Adirondack Experience, The Museum on Blue Mountain Lake (ADKX), has announced its 2020 Cabin Fever Sunday Series, set to begin on Sunday, January 12 at 1:30 pm. Programs are free for museum members and $5 for the general public.
Admission is on a first-come, first-served basis. Programs are held in the ADKX Auditorium and are subject to change due to weather. » Continue Reading.
A team of researchers has found that the timing of spring bird migration across North America is shifting as a result of climate change. The study, one of the first to examine the subject at a continental scale, is published in Nature Climate Change. The work was done by scientists at Colorado State University, the Cornell Lab of Ornithology, and the University of Massachusetts.
Using 24 years of weather radar data, the study found that spring migrants were likely to pass certain stops earlier now than they would have 20 years ago. Temperature and migration timing were closely aligned, with the greatest changes in migration timing occurring in regions warming most rapidly. During fall, shifts in migration timing were less apparent. » Continue Reading.
Viall’s Crossing Farm has a unique connection to John Brown. Asa Viall, the son of the farm’s first owner, was a friend of the abolitionist, who led an unsuccessful raid on a Virginia armory in 1859.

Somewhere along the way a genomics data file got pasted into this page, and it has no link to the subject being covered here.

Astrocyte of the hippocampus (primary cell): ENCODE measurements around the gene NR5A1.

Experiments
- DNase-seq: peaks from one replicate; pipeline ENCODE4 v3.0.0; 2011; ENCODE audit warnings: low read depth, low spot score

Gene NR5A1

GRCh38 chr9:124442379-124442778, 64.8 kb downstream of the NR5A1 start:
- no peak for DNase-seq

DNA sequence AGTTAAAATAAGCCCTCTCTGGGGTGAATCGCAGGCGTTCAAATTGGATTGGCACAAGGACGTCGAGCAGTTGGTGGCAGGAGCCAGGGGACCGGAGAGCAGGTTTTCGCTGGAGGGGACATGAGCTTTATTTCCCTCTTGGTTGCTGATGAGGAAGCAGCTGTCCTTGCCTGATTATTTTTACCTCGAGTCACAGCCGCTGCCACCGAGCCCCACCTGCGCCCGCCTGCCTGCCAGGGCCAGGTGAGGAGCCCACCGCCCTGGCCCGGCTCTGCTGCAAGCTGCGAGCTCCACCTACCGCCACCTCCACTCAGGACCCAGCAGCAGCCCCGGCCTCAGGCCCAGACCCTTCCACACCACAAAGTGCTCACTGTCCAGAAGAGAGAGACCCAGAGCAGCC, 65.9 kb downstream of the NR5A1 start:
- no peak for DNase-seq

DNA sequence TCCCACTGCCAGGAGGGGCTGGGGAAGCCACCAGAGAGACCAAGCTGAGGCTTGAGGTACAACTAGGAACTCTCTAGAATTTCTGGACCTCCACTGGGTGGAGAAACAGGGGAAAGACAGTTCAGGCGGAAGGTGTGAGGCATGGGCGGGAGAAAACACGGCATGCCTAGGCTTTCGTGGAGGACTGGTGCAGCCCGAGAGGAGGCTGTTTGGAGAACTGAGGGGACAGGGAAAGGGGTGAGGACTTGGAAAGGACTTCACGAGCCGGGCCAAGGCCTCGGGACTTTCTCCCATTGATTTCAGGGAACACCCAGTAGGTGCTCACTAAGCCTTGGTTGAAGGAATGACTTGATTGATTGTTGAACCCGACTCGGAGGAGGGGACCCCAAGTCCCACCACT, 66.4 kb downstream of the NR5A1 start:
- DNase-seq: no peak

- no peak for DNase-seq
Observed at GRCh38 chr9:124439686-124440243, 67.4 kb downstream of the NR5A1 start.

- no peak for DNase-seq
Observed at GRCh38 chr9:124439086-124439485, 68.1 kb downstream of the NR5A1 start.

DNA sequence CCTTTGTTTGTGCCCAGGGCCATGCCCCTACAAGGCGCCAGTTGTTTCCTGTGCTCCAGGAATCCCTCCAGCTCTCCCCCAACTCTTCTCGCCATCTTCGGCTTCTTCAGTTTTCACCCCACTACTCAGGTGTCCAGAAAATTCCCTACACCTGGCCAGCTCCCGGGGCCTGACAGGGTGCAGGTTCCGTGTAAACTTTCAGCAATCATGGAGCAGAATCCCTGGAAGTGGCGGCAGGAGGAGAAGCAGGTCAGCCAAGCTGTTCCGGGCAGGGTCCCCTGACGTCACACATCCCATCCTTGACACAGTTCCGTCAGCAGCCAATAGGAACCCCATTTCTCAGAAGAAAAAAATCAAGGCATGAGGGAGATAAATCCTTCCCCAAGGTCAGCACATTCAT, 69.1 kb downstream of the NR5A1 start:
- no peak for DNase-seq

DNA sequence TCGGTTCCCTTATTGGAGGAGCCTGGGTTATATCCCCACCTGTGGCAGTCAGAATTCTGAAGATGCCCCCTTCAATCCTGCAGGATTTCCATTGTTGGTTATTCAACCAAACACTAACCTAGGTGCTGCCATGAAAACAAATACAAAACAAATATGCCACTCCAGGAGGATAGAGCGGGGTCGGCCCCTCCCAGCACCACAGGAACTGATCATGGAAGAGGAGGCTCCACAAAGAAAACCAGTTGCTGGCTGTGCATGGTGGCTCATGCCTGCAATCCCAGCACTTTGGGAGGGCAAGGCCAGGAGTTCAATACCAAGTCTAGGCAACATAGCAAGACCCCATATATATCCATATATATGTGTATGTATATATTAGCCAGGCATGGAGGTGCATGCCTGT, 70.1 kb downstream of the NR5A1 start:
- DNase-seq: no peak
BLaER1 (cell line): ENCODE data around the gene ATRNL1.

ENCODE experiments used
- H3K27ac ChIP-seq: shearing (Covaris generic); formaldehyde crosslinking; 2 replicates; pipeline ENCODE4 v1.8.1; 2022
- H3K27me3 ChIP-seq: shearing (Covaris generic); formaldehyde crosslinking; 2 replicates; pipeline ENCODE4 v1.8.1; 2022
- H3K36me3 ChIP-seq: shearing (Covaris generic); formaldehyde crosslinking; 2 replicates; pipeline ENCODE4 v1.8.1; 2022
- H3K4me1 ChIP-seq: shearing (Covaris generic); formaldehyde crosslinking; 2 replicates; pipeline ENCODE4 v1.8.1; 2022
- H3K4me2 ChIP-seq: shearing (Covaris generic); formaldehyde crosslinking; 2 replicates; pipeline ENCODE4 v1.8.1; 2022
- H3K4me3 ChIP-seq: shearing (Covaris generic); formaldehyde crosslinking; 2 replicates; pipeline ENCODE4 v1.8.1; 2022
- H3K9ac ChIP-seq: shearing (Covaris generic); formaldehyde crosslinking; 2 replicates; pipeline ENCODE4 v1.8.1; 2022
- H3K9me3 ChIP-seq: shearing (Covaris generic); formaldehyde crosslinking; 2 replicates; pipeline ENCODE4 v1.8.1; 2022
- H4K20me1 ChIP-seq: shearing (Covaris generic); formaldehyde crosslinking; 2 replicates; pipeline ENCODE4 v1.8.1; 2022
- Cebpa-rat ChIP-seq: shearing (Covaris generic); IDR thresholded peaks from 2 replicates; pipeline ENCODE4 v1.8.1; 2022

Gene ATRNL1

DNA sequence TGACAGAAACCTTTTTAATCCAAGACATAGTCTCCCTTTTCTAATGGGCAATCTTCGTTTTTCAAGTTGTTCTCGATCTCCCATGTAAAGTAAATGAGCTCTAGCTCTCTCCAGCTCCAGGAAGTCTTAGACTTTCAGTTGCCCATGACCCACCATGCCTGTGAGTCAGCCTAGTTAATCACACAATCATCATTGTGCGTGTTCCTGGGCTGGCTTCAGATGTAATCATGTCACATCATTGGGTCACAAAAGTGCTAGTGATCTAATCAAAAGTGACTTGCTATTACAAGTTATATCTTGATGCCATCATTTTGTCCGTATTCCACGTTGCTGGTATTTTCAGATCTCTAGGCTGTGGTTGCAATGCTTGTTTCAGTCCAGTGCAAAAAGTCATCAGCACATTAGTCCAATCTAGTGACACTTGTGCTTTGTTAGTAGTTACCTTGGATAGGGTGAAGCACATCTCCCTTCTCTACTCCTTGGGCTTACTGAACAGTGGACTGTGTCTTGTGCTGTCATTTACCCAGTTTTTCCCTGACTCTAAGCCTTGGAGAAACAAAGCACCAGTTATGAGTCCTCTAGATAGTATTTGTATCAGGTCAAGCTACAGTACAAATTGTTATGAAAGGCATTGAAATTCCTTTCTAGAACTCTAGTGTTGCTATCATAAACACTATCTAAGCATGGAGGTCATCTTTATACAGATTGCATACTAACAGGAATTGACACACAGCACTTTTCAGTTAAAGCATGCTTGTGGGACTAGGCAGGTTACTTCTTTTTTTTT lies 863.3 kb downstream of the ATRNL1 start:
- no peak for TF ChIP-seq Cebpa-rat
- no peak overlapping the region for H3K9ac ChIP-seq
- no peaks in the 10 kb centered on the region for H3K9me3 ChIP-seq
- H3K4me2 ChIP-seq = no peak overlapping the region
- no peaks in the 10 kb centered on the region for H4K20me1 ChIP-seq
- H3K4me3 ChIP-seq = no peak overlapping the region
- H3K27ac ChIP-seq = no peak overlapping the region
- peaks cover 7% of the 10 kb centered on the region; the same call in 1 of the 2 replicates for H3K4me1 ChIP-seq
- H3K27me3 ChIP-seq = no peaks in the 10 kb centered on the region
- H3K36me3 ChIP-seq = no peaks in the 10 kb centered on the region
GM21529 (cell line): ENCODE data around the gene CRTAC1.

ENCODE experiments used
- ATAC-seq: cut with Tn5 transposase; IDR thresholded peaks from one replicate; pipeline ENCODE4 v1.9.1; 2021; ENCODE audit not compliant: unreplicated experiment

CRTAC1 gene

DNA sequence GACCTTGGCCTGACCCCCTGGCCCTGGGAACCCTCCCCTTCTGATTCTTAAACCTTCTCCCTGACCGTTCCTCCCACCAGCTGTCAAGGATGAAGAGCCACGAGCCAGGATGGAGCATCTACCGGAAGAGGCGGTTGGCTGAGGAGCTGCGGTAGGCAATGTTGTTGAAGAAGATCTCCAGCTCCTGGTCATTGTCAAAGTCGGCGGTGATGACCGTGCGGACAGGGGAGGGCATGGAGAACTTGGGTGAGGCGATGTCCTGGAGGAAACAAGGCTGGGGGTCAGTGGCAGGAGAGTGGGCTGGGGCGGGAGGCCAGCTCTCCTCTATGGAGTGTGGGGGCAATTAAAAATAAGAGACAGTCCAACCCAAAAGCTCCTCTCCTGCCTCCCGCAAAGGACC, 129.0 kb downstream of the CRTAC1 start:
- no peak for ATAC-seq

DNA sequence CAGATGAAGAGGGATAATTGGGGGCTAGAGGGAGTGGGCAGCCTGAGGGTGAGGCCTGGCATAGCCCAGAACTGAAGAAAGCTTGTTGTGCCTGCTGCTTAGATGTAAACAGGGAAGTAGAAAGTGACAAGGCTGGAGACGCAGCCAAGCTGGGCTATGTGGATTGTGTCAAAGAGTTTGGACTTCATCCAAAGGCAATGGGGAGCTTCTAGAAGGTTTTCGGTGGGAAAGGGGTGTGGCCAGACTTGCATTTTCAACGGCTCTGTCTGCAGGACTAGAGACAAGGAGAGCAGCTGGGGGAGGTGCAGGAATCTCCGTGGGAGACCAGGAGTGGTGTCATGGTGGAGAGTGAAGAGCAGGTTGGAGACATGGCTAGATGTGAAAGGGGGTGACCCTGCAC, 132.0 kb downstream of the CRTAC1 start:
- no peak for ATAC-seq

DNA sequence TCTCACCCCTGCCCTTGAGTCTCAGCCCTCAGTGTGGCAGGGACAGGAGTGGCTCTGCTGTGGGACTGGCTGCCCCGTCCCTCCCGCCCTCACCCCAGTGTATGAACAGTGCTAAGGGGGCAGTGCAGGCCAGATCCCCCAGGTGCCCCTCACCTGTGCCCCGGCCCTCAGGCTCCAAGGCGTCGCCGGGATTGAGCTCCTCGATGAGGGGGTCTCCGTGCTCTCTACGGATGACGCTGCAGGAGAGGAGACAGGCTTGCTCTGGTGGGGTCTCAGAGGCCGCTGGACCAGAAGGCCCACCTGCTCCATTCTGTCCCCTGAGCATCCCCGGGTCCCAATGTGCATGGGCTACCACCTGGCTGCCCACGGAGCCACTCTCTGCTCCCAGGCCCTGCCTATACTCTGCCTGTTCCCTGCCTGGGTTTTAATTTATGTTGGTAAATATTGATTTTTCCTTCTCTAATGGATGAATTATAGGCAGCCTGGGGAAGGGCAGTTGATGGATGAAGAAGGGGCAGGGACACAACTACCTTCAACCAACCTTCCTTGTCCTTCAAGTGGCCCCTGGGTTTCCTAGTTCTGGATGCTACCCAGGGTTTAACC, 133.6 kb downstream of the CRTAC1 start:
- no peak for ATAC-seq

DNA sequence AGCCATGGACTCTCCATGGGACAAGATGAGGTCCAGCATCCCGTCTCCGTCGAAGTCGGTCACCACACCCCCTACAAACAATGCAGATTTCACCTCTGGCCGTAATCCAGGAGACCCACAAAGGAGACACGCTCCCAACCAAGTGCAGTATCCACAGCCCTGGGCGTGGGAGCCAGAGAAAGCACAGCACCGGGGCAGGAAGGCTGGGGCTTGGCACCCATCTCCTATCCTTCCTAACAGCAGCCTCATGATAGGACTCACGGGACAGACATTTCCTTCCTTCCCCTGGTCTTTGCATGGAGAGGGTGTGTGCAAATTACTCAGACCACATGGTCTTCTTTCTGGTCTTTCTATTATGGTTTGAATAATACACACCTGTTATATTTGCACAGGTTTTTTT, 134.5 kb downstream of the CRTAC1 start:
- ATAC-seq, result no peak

When Brown was executed for leading a rebellion to end slavery, Asa Viall provided and drove the wagon that took Brown’s body to its final resting place at his farm in North Elba, near Lake Placid. » Continue Reading.
Cloudsplitter Foundation has awarded Whallonsburg Grange Hall in Essex a $10,000 grant for the next phase of the project to renovate and re-purpose Whitcomb’s Garage, the historic building and riverfront lot that sits directly across the road.
The Grange bought the property in December 2018 with the goal of developing it as commercial space for small businesses, artisans’ workshops, community space, retail store and parkland on the Boquet River. Cloudsplitter Director Chenelle Palyswiat delivered the check while touring the site. » Continue Reading.
Snowmobilers in the Adirondacks will now have access to an interactive trail map on their phone to better plan their outdoor riding adventures in one of the largest trail networks in New York State.
The new, free Adirondacks, USA snowmobile app contains information about the trails in Essex, Franklin and Hamilton counties, and nearby gas stations, stores, restaurants and lodging properties that welcome sledders. Additional trails in neighboring counties are expected to be eventually be added to provide a more comprehensive map. » Continue Reading.
The Lake Placid Olympic Museum is set to open a new exhibit, Foretelling the Future – The National Weather Service at the 1980 Olympic Winter Games, on December 18th for the winter season.
In 1980, there was a small team of meteorologists working to give accurate and timely weather warnings and forecasts to ensure a safe and successful Olympic Winter Games for Lake Placid. The new exhibit will take a look at how the National Weather Service Olympic Support Unit’s weather forecasts and warnings impacted the 1980 Olympic Winter Games. » Continue Reading.
Applications for vendors participating during the Saranac Lake Winter Carnival are now available online. Applications can also be picked up at the Saranac Lake Area Chamber of Commerce at 39 Main Street.